• $\begingroup$ Thank you for your detailed answer. For the “gimbal lock”, I see what you meant, If I were to use my “one-way” rotation matrix to perform three subsequent rotations in the Euler fashion (to represent a gimbal in a software, for instance), I would lock my gimbal, the solution would be to use quaternions here, no ? $\endgroup$
    – explogx
    Jan 5, 2019 at 20:57
  • $\begingroup$ I just don't understand how one rotation performed by one rotation matrix can “lock” the gimbal. $\endgroup$
    – explogx
    Jan 5, 2019 at 21:24
  • $\begingroup$ @Prion If you have a three-way gimbal, the object inside has bearings on "top" and "bottom" and the outermost bearings are in fixed places. Rotate the object so that its "top" and "bottom" bearings are aligned with the outermost bearings. Now your gimbal is locked. (That doesn't mean you can't rotate it any more, it just means the initial direction of rotation is limited.) $\endgroup$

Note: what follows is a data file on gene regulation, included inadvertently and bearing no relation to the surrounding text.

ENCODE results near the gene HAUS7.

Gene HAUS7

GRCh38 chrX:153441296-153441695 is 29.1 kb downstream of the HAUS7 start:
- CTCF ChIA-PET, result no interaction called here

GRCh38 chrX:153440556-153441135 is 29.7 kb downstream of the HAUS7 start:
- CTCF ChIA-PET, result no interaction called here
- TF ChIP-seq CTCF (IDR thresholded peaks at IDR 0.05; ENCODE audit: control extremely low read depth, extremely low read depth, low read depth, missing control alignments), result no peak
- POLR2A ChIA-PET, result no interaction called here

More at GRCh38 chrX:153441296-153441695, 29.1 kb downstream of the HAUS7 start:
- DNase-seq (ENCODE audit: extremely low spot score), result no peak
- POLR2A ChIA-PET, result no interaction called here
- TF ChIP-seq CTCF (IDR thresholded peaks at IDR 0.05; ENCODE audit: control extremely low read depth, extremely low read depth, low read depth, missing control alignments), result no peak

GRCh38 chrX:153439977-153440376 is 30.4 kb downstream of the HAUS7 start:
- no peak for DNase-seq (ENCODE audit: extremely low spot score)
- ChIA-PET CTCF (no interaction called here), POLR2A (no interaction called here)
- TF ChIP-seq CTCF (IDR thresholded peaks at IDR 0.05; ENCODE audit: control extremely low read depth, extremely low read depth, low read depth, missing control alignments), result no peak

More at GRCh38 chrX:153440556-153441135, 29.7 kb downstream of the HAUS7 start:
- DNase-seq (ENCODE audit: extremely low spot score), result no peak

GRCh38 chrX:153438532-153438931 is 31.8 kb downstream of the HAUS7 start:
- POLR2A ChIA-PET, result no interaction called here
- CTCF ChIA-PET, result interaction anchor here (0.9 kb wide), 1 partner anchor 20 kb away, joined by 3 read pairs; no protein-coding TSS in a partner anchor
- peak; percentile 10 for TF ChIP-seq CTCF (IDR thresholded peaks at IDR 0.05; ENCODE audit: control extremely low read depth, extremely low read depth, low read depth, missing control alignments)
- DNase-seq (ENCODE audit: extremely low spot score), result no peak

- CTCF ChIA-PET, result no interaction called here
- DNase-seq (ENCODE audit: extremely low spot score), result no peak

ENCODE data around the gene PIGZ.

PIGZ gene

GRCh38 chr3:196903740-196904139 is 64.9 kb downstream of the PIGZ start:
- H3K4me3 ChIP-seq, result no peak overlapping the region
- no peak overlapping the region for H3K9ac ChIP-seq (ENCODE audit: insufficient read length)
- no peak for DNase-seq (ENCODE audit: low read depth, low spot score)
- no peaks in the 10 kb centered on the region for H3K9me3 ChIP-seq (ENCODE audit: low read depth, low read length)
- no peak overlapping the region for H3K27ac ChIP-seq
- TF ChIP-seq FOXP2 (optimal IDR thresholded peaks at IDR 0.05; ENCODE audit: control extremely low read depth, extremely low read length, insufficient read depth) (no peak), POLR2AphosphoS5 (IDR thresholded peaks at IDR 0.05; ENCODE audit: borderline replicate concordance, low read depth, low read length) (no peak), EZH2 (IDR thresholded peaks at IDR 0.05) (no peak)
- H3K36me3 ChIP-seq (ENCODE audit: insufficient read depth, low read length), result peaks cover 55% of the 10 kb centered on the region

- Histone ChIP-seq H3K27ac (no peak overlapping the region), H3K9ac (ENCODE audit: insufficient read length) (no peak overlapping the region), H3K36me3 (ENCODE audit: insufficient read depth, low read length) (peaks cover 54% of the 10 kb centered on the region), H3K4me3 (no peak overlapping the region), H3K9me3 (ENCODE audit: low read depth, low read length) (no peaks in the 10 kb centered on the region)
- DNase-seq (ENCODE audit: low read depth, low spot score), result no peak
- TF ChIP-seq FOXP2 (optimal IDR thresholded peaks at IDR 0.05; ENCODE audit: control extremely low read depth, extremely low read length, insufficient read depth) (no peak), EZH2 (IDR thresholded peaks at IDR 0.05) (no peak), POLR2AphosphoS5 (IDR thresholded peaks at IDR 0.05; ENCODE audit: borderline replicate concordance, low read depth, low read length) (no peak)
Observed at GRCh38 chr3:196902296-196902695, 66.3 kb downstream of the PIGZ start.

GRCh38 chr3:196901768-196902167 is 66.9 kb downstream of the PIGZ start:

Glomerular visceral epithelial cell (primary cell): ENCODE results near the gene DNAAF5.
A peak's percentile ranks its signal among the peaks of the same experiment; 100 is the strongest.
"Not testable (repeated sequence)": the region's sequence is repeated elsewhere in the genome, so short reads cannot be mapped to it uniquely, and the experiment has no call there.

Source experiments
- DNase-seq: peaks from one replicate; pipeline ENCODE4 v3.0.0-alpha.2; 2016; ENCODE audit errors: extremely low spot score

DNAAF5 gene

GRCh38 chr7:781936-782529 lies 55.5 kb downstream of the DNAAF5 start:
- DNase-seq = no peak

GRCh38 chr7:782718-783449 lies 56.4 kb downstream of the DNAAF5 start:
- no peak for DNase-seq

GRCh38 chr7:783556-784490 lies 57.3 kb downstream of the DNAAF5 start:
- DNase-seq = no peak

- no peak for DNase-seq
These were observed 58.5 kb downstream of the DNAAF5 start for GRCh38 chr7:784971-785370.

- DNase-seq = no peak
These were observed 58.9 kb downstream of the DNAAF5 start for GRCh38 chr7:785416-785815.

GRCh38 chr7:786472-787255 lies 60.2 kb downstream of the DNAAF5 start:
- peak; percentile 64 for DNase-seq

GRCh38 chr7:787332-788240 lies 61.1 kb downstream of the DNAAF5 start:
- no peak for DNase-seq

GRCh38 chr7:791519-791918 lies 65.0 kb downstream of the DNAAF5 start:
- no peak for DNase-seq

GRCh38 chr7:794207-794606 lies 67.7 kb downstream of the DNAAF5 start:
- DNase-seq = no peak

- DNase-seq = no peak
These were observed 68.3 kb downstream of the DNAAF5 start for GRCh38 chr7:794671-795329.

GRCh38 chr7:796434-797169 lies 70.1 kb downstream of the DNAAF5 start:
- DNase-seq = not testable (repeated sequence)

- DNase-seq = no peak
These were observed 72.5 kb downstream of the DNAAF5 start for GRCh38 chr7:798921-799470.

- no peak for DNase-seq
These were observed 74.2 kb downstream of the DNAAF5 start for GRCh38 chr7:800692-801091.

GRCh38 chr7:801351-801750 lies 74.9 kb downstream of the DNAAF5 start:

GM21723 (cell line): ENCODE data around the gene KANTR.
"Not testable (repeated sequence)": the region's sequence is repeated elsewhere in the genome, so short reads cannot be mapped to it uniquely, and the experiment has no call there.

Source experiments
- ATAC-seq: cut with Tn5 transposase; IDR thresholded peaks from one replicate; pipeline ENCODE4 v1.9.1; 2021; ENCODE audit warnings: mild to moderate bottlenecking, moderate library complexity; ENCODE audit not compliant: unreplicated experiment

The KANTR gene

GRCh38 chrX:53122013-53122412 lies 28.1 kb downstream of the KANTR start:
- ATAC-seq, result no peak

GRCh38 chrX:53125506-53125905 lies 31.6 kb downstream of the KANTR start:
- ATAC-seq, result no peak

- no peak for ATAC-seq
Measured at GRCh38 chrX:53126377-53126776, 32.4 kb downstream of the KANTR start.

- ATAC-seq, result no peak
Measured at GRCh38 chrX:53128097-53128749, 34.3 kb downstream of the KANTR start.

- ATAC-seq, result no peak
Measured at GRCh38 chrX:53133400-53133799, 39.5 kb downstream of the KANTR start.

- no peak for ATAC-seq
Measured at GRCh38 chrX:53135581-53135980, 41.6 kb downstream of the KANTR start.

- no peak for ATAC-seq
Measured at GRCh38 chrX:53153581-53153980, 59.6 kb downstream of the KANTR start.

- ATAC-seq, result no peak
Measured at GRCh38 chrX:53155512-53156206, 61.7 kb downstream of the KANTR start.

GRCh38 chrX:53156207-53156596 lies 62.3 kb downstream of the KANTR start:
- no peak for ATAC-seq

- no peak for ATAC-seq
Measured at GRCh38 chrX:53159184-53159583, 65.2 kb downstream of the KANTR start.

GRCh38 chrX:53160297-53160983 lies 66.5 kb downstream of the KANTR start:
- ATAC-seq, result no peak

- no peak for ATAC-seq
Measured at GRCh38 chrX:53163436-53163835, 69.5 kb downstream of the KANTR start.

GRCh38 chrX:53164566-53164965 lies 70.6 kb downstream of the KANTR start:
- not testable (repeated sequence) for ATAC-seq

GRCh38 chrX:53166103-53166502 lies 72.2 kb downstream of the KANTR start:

– David K
    Jan 5, 2019 at 21:46
  • 1
    $\begingroup$ As I said, if there's no gimbal, there's no possibility of gimbal lock. So all you need to do is figure out whether your application has a gimbal (real or imaginary). If you're rotating a free body with a single matrix for each rotation, I agree there's no gimbal and no gimbal lock. $\endgroup$
    – David K
    Jan 5, 2019 at 23:08
  • 1
    $\begingroup$ Many people have written about the reasons to use (or not use) quaternions, for example in the answers to math.stackexchange.com/questions/71/…, stackoverflow.com/questions/8919086/…, and stackoverflow.com/questions/1840314/… $\endgroup$
    – David K
    Jan 6, 2019 at 4:04